Tuesday, May 23, 2017

Sexual Anorexia History

Although still stigmatized in our culture, sex addiction has steadily gained recognition in the public consciousness over the past decade, resulting in a host of treatment centers, rehabs, support groups and specialized therapists. What is less talked about, but equally devastating, is "sexual anorexia," a concept that refers to the compulsive avoidance of sexual nourishment and intimacy.

The phrase has been floating around since 1975, but Dr. Patrick Carnes is credited with introducing it to the mainstream in his 1997 book of the same title. Much like a food anorexic, a sexual anorexic may refuse all sustenance—in this case, emotional and sensual sustenance—in order to keep chaotic feelings, anxiety, and unexplored trauma at bay. Where sex addicts "act out" or "binge" through promiscuity or high-risk behavior, sexual anorectics starve themselves by "acting in," denying themselves the pleasure of relationships, dating, loving touch, and genuine connection with others.

For the anorexic, the possible rejection he or she might encounter from another human being is just too threatening. It feels safer to remain isolated, no matter how unsatisfying that lifestyle may be. Sometimes this self-imposed exile from sexuality may be the result of sexual abuse or body dysmorphia, or it may have originated in a highly repressive or religious upbringing. Rigidity, judgment, and shame dominate the sexual anorexic's emotional landscape, leaving little room for exploration or curiosity. Like an alcoholic or drug addict, the anorexic may go to great lengths to hide the condition, making up excuses in order to decline event invitations, feigning illness, or compulsively switching jobs, apartments, or schools to avoid developing community.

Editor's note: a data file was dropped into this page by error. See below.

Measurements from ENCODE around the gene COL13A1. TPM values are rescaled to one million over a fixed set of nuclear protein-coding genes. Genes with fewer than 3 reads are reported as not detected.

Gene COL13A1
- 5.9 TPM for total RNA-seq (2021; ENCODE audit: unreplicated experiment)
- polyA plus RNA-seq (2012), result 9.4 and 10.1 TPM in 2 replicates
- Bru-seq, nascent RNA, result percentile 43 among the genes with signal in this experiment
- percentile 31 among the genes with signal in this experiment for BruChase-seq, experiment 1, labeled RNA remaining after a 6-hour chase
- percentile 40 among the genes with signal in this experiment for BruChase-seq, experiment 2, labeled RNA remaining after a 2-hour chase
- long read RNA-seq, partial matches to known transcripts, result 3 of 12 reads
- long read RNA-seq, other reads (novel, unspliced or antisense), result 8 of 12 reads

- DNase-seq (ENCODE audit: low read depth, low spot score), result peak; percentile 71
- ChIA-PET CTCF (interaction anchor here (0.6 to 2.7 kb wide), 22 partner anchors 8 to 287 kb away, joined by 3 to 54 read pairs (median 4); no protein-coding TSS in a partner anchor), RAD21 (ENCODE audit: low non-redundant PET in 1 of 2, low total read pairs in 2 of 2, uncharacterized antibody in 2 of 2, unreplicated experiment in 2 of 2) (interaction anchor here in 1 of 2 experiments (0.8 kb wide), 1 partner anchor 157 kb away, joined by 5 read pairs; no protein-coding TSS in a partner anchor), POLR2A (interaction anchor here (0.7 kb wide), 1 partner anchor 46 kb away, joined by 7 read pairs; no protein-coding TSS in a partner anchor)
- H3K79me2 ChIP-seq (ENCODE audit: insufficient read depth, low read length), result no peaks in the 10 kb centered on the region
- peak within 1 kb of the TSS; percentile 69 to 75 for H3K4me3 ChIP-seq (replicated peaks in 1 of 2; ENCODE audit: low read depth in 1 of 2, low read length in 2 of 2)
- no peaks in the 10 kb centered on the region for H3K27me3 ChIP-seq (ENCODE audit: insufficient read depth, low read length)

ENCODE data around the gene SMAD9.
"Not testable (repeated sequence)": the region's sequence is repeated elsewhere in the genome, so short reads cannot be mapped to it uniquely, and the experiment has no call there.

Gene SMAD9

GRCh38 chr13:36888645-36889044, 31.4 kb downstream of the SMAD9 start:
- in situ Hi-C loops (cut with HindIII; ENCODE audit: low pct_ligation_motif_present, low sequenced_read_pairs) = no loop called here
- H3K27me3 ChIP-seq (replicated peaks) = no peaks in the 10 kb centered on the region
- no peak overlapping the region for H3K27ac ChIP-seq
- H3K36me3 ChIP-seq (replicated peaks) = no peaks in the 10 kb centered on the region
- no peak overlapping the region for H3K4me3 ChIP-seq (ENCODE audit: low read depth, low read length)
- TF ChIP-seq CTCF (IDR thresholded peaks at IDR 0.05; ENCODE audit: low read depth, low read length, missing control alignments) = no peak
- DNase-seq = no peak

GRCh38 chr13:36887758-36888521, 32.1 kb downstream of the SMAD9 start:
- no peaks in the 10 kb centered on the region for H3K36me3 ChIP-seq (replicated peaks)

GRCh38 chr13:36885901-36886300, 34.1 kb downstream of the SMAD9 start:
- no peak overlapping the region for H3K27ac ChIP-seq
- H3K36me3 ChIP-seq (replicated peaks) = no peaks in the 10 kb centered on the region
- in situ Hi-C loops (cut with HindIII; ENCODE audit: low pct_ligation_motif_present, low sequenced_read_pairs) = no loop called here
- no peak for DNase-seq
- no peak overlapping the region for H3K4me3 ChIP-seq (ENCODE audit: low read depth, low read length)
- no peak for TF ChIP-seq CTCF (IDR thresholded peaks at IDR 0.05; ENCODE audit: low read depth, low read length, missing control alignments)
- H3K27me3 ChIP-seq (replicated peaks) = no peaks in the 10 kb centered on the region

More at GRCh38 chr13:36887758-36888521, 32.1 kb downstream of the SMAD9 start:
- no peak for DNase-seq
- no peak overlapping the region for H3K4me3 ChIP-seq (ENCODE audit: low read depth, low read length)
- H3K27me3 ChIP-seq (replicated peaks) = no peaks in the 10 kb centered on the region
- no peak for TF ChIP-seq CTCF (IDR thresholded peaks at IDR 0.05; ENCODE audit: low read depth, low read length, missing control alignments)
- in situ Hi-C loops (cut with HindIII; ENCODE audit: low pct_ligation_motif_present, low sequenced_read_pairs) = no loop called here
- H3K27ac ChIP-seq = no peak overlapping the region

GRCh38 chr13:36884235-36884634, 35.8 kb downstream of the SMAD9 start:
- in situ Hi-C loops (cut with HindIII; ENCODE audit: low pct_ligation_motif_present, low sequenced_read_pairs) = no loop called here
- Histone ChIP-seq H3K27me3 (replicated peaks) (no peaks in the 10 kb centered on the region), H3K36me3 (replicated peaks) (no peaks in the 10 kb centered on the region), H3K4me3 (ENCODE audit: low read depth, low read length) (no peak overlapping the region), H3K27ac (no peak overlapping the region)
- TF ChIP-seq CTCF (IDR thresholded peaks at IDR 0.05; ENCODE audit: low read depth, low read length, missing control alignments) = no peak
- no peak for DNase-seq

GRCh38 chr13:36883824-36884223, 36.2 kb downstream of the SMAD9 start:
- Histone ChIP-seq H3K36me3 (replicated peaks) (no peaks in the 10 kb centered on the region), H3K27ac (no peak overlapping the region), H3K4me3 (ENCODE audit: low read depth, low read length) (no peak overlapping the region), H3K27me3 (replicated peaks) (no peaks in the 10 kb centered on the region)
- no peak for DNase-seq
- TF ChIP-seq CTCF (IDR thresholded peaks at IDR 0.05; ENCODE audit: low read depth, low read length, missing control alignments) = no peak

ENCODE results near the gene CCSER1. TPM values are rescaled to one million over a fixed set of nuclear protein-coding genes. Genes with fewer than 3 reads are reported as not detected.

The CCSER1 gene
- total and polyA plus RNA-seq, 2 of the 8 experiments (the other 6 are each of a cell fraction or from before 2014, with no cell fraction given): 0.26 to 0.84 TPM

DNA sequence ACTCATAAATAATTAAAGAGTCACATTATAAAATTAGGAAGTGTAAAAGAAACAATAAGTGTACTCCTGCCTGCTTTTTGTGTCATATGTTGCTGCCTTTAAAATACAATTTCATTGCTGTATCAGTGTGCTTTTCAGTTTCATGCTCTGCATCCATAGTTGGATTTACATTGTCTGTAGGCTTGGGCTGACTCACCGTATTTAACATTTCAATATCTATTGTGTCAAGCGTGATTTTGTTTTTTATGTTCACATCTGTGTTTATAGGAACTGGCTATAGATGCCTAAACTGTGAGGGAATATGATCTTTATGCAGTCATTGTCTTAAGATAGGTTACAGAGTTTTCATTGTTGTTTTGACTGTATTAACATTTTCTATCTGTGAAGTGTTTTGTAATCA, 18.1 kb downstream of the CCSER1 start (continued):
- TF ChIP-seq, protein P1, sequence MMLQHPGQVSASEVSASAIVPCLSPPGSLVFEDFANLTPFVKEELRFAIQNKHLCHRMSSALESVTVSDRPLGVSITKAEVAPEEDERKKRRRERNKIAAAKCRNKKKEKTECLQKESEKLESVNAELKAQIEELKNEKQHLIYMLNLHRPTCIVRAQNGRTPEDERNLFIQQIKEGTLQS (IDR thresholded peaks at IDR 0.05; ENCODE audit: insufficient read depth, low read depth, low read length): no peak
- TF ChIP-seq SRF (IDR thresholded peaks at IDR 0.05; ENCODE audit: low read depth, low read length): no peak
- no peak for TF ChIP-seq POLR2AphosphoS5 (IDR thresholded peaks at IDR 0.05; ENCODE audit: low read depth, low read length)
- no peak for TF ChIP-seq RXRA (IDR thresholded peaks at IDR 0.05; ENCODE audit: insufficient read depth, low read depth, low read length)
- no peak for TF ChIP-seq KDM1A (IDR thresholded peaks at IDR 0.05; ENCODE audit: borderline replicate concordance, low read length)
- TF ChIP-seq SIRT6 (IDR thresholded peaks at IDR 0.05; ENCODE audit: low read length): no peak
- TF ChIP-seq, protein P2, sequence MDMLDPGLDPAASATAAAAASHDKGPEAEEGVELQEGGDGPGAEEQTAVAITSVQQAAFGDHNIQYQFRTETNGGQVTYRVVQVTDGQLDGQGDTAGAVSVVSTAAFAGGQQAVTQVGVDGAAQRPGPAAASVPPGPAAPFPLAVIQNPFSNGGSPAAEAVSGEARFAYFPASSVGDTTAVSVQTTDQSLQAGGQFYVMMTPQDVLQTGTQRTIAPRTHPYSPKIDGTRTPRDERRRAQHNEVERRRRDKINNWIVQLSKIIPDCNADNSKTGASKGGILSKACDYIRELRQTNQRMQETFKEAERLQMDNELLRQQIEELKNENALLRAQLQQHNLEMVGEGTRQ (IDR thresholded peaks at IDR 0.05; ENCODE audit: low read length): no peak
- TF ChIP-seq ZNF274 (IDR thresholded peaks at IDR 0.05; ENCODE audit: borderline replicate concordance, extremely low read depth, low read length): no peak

What is Sexual anorexia?

Sexual anorexia is a pathological loss of "appetite" for romantic-sexual interaction, often the result of a fear of intimacy to the point that the person has severe anxiety surrounding sexual activity and emotional aspects (i.e. an intimate relationship).

In the view of some practitioners, corroborating the "seminal" work of Patrick Carnes, there are people who appear to have a sexual addiction which is expressed through a variety of behaviors such as the compulsive use of strip clubs, prostitutes, cyberporn sites, etc. but fit the definition of sexual anorexic in that they seem to lack the ability to have a relationship of a sexual nature beyond a paid-for or anonymous experience. The person does not have an aversion to sex but to intimacy.